Related: Trump and the Truth about Communism.
I have a post coming up at noon on Pres. Trump’s UN speech, but wanted to point out separately a very important point: The purpose of the UN, as delineated in the speech.
Elliot Abrams (h/t Just One Minute) explains it (emphasis added),
He reminded the delegates that the United Nations was never meant to be a gigantic bureaucracy that would steadily become a world government. Rather, he said, it is an association of sovereign states whose strength depends “on the independent strength of its members.” Its success, he argued, depends on their success at governing well as “strong, sovereign, and independent nations.”
Trump cleverly turned patriotism — love of one’s own country, and what he called the necessary basis for sacrifice and “all that is best in the human spirit” — into the basis for international cooperation to solve problems that nations must face together
Latin Americans view the UN and other international, non-elected, supra-national organizations (such as the International Court of Justice) as saviors of sorts – regardless of corruption and other scandals. They would do well to live by this instead (and I repeat): The UN’s success depends on their [countries’] success at governing well as “strong, sovereign, and independent nations.”
But then, that would be truly revolutionary, wouldn’t it?
Sabrina Martín at Panampost writes,
Venezuela’s Medicine Shortages Overwhelming Border Cities in Guyana, Colombia, Brazil. The ongoing problem is getting worse,
Venezuela’s political crisis has bled into widespread food and medical shortages for some time now, causing families to travel to neighboring countries such as Colombia in search of basic healthcare and vaccines for children.
If you were wondering about the thousands of Cuban doctors sent to Venezuela under the Barrio Adentro oil-for-doctors program, last January the Miami Herald reported, Dumping medicine, faking patients: Cuban doctors describe a system that breeds fraud
“I worked for three and a half years as a dentist in Venezuela, and it was horrible dealing with the statistics,” said Rodríguez, who defected from the program late last year and is in Colombia awaiting a U.S. visa. “I might see five patients a day, but I had to say I’d seen 18, and then throw all that medicine away, because we simply had to.”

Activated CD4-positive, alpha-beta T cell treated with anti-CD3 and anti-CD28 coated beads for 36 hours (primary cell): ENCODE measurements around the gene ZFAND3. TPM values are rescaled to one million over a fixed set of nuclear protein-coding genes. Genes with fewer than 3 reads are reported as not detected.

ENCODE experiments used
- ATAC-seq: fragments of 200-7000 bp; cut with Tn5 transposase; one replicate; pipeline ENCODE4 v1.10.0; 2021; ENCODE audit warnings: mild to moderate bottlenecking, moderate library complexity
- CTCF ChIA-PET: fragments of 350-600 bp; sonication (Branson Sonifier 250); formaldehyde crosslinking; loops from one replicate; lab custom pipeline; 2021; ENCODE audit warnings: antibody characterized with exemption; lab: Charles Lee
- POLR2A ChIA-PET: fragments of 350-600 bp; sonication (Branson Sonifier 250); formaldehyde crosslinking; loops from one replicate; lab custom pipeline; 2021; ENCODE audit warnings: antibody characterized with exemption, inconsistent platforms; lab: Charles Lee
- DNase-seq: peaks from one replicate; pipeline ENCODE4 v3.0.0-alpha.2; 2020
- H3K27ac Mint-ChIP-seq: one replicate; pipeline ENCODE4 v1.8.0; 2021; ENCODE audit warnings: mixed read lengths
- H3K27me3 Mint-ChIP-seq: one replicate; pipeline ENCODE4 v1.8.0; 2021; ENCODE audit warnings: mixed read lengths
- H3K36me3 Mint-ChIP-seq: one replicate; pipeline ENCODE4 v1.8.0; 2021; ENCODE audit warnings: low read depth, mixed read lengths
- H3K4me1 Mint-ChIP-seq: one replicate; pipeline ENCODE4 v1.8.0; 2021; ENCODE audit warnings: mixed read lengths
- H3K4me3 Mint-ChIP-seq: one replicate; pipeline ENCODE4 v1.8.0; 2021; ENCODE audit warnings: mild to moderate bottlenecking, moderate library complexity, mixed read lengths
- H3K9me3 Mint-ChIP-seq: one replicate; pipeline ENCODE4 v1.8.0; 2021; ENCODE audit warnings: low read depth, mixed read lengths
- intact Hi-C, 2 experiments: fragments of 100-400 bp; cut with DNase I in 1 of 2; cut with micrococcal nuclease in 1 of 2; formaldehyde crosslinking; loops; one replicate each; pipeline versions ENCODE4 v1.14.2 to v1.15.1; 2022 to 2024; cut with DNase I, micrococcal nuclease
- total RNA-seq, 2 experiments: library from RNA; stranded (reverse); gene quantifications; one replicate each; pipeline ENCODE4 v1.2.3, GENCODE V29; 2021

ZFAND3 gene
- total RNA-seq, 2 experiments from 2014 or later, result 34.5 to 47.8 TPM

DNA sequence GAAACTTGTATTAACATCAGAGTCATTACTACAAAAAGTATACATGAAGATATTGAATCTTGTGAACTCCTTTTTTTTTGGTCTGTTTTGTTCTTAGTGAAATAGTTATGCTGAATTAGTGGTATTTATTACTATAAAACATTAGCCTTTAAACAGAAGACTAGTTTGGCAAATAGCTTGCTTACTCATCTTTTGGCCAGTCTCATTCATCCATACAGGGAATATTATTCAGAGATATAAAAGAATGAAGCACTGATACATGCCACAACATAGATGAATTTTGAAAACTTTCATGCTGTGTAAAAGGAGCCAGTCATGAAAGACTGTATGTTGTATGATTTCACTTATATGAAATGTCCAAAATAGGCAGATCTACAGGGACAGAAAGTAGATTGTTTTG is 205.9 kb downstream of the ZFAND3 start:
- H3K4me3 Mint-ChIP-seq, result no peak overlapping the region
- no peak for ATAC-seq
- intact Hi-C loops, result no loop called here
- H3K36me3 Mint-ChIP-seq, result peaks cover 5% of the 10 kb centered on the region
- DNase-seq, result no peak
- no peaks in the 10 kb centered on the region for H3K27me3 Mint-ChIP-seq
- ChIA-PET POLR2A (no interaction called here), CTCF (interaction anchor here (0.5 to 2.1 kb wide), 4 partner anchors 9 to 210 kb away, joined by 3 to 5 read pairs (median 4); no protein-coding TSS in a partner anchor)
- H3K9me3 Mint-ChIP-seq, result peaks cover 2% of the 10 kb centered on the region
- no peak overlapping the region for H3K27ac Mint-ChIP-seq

Trashing medicine in a country where it’s desperately needed was painful, doctors said. But if they were caught giving it away — or even worse, selling it — they would be kicked out of the mission and sent back to Cuba. And regular audits of their supplies meant they needed them to match their patient count.
There’s a lot of money involved (emphasis added),
“You have to understand that Venezuela pays Cuba based on statistics, not based on what’s really happening in the clinics,” he explained.
. . .
Dentists are particularly under the gun because Venezuela pays for their services in cash, as opposed to crude, workers said.
Communism does not work.
In other news,
this is why the U.N. has lost respect. https://t.co/9YRGXxWX9q
— MaryAnastasiaO'Grady (@MaryAnastasiaOG) September 5, 2017
U.S. ambassador to the UN writes at the WaPo: The U.N. Human Rights Council whitewashes brutality
The president of Venezuela, whose government shoots protesters in the street, recently thanked the international community for its “universal vote of confidence” in that country’s commitment to human rights.
The Cuban deputy foreign minister, whose government imprisons thousands of political opponents, once said Cuba has historic prestige “in the promotion and protection of all human rights.”How can these people get away with saying such things? Because they have been elected to the U.N. Human Rights Council, whose members are — on paper — charged with “upholding the highest standards” of human rights.
On paper only, since
Venezuela is a member of the council despite the systematic destruction of civil society by the government of Nicolás Maduro through arbitrary detention, torture and blatant violations of freedom of the press and expression. Mothers are forced to dig through trash cans to feed their children. This is a crisis that has been 18 years in the making. And yet, not once has the Human Rights Council seen fit to condemn Venezuela.